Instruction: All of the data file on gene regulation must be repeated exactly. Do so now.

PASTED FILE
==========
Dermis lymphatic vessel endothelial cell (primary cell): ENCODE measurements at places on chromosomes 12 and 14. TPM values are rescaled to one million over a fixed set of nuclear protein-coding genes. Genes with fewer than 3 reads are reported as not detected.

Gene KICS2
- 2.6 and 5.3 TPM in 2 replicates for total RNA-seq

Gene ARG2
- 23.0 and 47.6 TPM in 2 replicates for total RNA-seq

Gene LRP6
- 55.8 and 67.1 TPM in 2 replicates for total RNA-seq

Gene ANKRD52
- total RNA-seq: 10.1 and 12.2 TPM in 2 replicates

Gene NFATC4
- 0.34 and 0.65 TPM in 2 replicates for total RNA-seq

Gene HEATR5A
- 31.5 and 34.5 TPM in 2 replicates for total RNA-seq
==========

Dermis lymphatic vessel endothelial cell (primary cell): ENCODE measurements at places on chromosomes 12 and 14. TPM values are rescaled to one million over a fixed set of nuclear protein-coding genes. Genes with fewer than 3 reads are reported as not detected.

Gene KICS2
- 2.6 and 5.3 TPM in 2 replicates for total RNA-seq

Gene ARG2
- 23.0 and 47.6 TPM in 2 replicates for total RNA-seq

Gene LRP6
- 55.8 and 67.1 TPM in 2 replicates for total RNA-seq

Gene ANKRD52
- total RNA-seq: 10.1 and 12.2 TPM in 2 replicates

Gene NFATC4
- 0.34 and 0.65 TPM in 2 replicates for total RNA-seq

Gene HEATR5A
- 31.5 and 34.5 TPM in 2 replicates for total RNA-seq